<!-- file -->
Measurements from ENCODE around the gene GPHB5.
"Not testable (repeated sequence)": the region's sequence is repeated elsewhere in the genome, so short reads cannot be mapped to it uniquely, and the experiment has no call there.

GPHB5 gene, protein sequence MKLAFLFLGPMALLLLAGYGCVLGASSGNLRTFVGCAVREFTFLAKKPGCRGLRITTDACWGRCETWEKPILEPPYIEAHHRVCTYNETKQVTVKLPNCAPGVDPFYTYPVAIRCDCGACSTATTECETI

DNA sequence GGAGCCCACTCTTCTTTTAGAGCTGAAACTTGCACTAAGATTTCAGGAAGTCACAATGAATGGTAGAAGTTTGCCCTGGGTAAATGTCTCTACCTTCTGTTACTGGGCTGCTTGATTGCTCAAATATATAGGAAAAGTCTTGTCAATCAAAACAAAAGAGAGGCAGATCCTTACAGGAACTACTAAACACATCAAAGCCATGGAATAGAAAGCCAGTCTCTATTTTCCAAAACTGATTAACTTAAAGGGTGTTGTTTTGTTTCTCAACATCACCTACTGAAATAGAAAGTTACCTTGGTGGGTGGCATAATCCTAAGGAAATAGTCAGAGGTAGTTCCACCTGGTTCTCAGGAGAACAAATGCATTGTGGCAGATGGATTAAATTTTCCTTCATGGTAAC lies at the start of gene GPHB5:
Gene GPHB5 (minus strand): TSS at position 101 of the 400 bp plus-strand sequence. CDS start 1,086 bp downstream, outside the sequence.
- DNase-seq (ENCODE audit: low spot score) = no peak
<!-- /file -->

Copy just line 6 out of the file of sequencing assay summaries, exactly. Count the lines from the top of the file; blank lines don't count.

- DNase-seq (ENCODE audit: low spot score) = no peak